Quiz: Remember the definition of mal de mer?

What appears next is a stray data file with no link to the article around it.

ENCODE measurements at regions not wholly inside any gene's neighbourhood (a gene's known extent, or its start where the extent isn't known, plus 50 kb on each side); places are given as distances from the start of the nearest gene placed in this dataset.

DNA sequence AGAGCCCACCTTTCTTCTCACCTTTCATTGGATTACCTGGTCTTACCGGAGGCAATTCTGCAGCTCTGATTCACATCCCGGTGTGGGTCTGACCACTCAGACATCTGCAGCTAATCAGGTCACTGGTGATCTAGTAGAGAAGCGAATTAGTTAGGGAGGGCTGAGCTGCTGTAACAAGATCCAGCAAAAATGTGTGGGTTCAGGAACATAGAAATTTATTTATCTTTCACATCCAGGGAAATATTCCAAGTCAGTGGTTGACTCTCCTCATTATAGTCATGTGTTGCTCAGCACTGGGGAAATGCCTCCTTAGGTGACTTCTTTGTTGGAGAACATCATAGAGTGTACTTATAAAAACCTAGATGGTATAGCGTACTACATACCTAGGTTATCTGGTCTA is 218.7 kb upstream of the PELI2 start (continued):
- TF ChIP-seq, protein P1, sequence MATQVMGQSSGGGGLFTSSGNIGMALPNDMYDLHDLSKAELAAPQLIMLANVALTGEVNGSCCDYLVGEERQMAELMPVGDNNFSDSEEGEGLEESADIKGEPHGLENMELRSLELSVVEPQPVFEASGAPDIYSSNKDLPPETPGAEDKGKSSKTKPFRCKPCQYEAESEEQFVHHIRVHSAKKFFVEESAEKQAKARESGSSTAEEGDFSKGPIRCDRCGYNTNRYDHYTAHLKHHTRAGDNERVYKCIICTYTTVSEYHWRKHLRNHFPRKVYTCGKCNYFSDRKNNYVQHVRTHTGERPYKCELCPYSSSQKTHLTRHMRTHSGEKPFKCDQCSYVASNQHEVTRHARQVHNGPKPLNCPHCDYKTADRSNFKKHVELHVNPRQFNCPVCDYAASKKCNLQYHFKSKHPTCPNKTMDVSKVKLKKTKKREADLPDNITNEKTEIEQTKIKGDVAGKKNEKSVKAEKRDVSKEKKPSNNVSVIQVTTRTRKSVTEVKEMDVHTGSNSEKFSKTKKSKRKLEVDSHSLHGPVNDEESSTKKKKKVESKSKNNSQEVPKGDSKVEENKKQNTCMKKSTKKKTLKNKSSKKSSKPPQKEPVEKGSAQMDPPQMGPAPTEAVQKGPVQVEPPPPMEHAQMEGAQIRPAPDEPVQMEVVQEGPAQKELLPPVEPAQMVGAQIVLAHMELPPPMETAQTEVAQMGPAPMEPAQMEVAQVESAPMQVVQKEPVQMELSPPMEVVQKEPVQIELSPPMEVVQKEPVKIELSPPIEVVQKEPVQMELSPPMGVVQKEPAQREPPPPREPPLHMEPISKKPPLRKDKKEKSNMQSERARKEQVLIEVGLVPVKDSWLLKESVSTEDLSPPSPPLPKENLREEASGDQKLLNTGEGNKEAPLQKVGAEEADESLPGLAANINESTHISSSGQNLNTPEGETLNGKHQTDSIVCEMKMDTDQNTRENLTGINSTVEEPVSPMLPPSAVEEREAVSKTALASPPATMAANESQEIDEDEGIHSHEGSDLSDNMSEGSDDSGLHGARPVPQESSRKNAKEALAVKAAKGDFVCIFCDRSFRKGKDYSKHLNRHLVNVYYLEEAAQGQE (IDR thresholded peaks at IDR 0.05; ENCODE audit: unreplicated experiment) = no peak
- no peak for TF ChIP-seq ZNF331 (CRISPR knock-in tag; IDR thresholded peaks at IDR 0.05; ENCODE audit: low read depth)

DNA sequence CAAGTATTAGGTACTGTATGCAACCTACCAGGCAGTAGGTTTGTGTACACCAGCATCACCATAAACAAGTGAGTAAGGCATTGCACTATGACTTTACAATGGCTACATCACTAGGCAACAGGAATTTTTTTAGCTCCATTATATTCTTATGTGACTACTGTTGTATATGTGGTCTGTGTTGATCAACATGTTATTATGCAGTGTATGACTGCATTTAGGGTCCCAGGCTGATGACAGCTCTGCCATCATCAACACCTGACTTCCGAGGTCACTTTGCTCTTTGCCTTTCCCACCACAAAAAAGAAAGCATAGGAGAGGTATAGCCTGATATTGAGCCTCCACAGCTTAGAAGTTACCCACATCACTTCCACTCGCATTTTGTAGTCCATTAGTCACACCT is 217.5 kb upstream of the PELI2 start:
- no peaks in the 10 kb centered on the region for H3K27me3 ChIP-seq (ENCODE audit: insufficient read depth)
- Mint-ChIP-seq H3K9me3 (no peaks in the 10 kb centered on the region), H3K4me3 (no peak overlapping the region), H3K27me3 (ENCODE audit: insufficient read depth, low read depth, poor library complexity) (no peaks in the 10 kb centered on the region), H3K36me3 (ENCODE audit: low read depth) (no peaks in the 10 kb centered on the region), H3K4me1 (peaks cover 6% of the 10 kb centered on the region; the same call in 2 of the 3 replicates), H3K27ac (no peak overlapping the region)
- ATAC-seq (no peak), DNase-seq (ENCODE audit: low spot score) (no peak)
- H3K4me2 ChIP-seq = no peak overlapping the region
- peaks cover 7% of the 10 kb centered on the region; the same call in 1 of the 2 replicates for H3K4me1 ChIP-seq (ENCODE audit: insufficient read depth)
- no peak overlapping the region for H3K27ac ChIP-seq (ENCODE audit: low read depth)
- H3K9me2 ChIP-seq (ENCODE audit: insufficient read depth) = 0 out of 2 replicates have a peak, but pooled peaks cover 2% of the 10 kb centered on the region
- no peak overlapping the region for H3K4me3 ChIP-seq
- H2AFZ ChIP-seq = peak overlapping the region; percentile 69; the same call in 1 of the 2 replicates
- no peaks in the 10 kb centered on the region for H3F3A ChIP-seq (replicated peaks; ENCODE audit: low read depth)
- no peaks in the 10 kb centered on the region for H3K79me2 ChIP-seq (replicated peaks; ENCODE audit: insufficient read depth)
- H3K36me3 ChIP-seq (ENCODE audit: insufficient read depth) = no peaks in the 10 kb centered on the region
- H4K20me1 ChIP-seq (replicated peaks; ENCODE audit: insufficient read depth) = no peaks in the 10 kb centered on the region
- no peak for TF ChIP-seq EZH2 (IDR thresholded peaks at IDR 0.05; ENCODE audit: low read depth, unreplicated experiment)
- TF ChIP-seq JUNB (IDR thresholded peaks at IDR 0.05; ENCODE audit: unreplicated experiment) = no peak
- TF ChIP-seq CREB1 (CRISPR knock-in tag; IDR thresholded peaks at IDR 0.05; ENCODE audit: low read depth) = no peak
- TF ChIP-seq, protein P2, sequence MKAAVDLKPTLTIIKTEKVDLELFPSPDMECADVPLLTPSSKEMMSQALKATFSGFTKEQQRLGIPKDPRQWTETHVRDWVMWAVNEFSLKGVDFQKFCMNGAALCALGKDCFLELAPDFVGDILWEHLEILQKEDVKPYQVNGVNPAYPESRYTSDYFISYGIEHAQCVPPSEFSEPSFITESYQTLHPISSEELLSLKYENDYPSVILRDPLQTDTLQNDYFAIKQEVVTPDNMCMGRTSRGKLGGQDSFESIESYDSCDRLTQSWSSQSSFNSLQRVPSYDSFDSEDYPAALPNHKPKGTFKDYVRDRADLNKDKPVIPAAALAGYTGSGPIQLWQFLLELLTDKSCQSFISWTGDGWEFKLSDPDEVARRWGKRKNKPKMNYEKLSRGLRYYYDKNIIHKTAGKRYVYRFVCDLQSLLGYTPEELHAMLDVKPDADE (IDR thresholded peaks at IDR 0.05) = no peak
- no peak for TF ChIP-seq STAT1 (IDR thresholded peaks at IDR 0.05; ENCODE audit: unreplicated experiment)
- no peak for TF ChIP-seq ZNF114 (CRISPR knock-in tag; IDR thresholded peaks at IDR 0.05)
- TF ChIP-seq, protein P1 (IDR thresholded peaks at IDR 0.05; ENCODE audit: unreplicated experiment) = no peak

American oceanographic cartographer (b. July 30, 1920, Ypsilanti, Mich.-d. Aug. 23, 2006, Nyack, N.Y.), pioneered ocean-floor mapping, which provided crucial support for the acceptance of seafloor spreading and continental drift. Tharp obtained a master's degree (1944) in geology from the University of Michigan. After working as a field geologist in Oklahoma, she was hired in the late 1940s to be a technical assistant at Columbia University's geology department, which soon became the Lamont Geological Observatory (and later the Lamont-Doherty Earth Observatory) in Palisades, N.Y. Tharp began a longtime collaboration there with Bruce Heezen. Using sonar ocean-depth measurements that he obtained, Tharp created three-dimensional relief maps of the ocean floor that revealed global-scale undersea ridges. From Tharp's maps of the mid-Atlantic ridge in the 1950s, Tharp and Heezen first discerned the undersea rift valleys from which seafloor spreading takes place. The work of Tharp and Heezen culminated in the "World Ocean Floor," a detailed map published shortly after Heezen's death in 1977.